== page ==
If you’re outspoken online, you often get asked some variation of “Why are you so angry?” Sometimes it’s more sarcastic, an iteration of “u mad bro?” Other times it’s stated with bewilderment, pointedly questioning the expense of your energy. What’s personally always the most frustrating, though, is when it’s stated in a way that implies you’re damaged, when the complainant is deadset on an armchair diagnosis and seeks the revelation of some kind of origin event, as though there is ever only just one thing that makes you speak out angrily about bad behavior.
A little while back I experienced an especially insidious version of this after I wrote an essay about my discomfort with Steve Albini. The essay focused on the shock aspect of his art and the way it always seems to come at the expense of women and people of color. What bothered me was how at odds Albini’s art is with his public status as an ally of sorts, particularly since his largely middle age white male audience connects with the brutality of his music and doesn’t respond to it as if it is condemning them. It wasn’t an attack on Albini, or even an attempt to dissuade people from enjoying his music. It was simply a public exploration of an internal conflict I had with an artist I had admired for most of my life.
Nonetheless, some people reacted to this piece as though it was a hit piece and one response in particular has stuck with me ever since. Two men I have never interacted with in any way recorded an entire episode of their podcast about my essay and questioned whether “something had happened” to me to make me have these thoughts about Albini. It was apparently impossible for them to believe that I could feel the way I did about Albini’s art unless I had gone through some kind of trauma that was similar to what Albini frequently puts the characters in his songs through.
Initially I laughed this off. I’ve been through a lot of traumatic things in my life but none of them would really match up to Albini’s lyrics. The slow, torturous death of my mother as a result from cancer would not make for a decent Shellac song. The car crash that took the life of an ex-girlfriend doesn’t bring to mind any Big Black singles. A friend calling in to work to cancel a shift while crying, only for us to later find out she had hanged herself is a very different kind of morbid than “A Prayer to God.” The bulk of the traumatic experiences I have had in my life have not involved me being victimized. And yet in a way these men were right because some things did happen to me that made me feel more for victims than artists carelessly utilizing the pain of victimhood. Namely what happened is that the vast majority of the women I have cared about in my life have been victimized by men and the first experience I had with this was with my mother’s own past.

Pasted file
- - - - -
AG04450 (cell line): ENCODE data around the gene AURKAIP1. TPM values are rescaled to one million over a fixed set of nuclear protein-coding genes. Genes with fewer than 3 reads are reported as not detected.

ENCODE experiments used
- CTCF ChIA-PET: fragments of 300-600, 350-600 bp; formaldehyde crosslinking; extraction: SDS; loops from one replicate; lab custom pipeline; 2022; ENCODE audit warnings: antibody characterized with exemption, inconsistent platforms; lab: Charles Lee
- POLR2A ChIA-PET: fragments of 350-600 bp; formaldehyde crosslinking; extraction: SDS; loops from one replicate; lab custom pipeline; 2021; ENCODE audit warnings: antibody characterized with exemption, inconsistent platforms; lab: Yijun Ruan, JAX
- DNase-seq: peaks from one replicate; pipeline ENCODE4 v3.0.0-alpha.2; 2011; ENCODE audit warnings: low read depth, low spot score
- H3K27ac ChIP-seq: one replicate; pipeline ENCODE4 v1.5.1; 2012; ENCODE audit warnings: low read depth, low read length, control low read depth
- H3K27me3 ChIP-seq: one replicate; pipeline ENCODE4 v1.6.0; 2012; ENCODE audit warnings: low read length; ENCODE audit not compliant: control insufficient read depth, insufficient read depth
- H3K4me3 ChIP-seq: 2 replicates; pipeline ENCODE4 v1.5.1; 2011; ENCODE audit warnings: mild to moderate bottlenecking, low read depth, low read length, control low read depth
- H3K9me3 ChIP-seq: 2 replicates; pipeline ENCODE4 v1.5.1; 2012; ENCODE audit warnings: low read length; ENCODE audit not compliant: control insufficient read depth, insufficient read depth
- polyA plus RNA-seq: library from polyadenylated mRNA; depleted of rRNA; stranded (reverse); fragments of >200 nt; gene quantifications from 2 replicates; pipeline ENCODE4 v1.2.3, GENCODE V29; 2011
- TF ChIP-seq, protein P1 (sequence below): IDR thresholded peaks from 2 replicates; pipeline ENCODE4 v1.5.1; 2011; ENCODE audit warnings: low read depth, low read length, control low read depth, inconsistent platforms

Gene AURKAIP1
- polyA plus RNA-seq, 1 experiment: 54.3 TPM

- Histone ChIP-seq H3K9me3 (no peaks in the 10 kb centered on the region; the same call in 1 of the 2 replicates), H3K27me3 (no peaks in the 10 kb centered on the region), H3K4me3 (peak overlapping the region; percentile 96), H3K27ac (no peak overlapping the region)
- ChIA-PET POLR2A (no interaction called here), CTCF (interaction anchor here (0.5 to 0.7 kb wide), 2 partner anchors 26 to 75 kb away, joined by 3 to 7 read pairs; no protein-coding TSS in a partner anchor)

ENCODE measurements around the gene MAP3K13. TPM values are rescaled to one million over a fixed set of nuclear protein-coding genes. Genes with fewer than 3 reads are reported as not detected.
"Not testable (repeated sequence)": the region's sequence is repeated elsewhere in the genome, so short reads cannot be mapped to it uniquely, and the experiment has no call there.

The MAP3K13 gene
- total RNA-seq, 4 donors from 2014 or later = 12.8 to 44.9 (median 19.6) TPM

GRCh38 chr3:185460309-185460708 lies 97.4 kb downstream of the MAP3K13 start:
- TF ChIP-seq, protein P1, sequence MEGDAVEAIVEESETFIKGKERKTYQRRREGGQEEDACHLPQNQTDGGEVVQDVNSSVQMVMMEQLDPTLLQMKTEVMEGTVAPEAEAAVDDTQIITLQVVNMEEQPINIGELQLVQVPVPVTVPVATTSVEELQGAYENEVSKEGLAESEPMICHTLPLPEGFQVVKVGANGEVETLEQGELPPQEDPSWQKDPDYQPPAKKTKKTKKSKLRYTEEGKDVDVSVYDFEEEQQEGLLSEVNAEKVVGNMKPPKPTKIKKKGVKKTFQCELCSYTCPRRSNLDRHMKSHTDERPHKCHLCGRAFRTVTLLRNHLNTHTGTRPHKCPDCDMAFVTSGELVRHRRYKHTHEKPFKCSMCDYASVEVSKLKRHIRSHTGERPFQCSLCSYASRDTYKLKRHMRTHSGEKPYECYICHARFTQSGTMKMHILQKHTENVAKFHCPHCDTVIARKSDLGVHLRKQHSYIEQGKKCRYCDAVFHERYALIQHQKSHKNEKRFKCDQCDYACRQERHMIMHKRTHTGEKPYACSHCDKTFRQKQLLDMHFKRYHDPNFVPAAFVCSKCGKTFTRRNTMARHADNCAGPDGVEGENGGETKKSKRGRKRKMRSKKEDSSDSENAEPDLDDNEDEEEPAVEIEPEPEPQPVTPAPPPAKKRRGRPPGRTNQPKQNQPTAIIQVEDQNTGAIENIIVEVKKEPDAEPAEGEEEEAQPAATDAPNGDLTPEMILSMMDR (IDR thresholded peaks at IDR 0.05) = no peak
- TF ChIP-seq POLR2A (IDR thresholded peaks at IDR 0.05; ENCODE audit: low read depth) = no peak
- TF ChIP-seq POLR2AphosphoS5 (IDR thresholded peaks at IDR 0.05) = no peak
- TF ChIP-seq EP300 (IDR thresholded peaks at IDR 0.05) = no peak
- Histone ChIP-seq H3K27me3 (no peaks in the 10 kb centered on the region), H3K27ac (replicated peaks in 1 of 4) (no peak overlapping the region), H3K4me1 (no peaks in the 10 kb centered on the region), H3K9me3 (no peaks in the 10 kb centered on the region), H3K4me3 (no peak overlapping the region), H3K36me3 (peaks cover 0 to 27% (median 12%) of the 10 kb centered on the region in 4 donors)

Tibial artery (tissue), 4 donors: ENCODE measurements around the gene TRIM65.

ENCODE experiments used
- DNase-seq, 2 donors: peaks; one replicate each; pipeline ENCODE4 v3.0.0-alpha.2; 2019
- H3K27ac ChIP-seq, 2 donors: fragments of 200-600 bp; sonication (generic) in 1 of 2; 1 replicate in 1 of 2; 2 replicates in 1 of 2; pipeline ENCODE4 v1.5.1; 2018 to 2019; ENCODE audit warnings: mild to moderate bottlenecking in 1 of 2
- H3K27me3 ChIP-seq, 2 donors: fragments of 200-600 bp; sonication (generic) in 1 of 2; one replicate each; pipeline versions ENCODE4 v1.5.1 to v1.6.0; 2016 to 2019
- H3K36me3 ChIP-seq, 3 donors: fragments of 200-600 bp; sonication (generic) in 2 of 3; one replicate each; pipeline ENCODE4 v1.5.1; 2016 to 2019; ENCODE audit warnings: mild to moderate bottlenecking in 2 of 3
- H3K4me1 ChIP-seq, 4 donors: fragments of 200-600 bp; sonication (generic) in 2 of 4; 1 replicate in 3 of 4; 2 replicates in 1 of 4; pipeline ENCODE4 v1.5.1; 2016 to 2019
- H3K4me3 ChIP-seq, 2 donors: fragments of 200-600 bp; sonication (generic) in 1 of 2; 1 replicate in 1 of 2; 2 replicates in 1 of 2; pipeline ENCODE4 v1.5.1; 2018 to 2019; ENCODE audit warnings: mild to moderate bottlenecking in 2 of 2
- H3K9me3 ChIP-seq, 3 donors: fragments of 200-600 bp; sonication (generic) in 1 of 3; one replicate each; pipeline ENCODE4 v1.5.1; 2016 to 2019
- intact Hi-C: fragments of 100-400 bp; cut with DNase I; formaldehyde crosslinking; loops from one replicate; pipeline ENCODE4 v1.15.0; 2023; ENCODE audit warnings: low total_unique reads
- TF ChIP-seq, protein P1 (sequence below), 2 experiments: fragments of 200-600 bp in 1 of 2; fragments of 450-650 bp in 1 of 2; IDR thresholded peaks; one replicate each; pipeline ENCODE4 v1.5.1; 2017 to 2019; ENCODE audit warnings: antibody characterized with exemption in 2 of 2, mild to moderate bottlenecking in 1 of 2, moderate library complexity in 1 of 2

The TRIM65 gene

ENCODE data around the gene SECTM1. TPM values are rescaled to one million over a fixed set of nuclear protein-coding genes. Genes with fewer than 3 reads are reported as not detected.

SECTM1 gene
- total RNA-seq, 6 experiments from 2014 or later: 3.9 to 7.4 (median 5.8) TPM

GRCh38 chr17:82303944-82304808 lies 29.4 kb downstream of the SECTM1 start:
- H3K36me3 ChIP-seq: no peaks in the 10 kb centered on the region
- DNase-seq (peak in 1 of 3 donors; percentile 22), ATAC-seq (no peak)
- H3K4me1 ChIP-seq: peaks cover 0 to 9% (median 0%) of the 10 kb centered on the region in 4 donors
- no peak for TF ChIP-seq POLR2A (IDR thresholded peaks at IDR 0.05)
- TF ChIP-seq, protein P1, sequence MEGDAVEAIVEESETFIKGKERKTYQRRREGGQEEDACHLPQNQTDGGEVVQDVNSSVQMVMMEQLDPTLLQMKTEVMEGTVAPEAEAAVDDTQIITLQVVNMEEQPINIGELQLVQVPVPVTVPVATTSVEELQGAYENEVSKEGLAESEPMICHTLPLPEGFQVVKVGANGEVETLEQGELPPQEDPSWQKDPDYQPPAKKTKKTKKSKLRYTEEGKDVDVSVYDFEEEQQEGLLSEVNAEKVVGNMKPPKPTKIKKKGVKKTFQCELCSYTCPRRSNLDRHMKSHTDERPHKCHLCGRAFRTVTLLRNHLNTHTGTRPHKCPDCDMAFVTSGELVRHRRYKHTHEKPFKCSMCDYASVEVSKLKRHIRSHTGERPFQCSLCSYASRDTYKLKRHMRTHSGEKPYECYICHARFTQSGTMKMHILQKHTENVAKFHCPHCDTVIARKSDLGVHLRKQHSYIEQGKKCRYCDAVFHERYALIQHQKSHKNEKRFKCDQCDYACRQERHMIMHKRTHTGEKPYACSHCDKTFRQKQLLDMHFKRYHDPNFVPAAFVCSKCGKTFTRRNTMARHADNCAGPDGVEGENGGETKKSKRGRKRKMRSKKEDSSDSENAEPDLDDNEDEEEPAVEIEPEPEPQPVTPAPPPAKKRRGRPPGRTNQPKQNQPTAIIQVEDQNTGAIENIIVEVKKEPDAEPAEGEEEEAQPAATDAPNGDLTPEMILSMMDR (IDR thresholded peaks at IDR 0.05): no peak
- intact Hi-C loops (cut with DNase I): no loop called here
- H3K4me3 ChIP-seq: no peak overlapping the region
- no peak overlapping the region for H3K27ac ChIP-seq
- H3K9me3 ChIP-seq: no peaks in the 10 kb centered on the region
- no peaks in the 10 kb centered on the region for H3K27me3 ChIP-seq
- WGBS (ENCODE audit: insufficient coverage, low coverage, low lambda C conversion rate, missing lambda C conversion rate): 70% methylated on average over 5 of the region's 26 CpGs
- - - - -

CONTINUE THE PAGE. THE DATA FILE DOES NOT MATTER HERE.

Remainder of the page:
I do not think you need to have firsthand experience with abuse to sympathize with the victims of it, but the longer I exist on this world, the more I realize people struggle to have that sympathy unless they have been affected by abuse in some way so I can recognize that my living with the background knowledge of the history of abuse my mom went through has impacted my outlook. I can’t tell you when I first realized my mom had suffered abuse for much of her life but I know I was aware of it early enough that it likely influenced my perception of victimization as soon as I had any awareness of the concept. There was never a time that I didn’t have some perception of the trauma she had been through and would always live with.
While my relationship with my grandparents on my dad’s side was always positive, my mom’s family was a mystery to me and my siblings. We knew my mom’s parents were dead and that she was somewhat estranged from the majority of her siblings. We also knew that my mom’s dad died when she was young as a result of his alcoholism, but I have no idea when or how we found that out. Likewise, I have no idea when or how we found out my mom’s mother would punish her during piano lessons by slamming the lid of piano down on her hands, or that she would sometimes lock my mom in a closet, or verbally abuse her in front of relatives during Thanksgiving. These were facts we discovered slowly, over many years, and they were never treated as earth shattering revelations, just things our mom endured on her way to becoming our mom.
These tidbits of familial abuse were background noise and I was afraid to ever push my mom for more information. It felt like every day my mom had to focus to put on a facade and if I pried it would cause it to break and the damage would be as bad or worse as the original incidents. I would absorb my mom’s trauma and dwell on it in my own time, not understanding why she had to experience it and hating myself for being unable to offer any relief. It wasn’t even that I was angry for her, I was just sad, and any anger that did exist was channeled inward at my own helplessness.